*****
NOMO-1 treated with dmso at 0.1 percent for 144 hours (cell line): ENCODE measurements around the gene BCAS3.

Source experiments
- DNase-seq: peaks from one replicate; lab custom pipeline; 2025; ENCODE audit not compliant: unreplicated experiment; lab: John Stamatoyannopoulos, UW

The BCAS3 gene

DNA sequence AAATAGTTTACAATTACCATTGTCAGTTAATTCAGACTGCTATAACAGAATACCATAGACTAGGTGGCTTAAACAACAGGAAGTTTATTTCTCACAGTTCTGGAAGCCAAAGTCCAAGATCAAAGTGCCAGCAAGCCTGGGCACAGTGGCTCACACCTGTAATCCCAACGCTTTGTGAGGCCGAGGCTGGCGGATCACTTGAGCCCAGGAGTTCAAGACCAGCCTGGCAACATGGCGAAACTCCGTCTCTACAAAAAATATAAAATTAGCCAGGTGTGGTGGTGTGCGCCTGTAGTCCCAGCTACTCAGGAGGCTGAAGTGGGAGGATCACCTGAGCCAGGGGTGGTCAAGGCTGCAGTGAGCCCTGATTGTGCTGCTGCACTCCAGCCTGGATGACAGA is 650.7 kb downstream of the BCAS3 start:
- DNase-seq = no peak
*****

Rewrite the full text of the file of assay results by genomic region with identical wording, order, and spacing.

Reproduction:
NOMO-1 treated with dmso at 0.1 percent for 144 hours (cell line): ENCODE measurements around the gene BCAS3.

Source experiments
- DNase-seq: peaks from one replicate; lab custom pipeline; 2025; ENCODE audit not compliant: unreplicated experiment; lab: John Stamatoyannopoulos, UW

The BCAS3 gene

DNA sequence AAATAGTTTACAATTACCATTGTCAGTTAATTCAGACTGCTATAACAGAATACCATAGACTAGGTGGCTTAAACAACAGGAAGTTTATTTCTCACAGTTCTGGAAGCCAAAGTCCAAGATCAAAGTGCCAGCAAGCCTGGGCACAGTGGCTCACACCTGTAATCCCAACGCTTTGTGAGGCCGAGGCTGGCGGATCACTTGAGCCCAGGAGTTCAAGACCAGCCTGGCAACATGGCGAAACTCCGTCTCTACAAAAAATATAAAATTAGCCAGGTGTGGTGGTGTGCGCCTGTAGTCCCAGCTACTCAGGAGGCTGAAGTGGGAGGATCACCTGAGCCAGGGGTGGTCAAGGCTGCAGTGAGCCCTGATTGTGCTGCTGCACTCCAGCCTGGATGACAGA is 650.7 kb downstream of the BCAS3 start:
- DNase-seq = no peak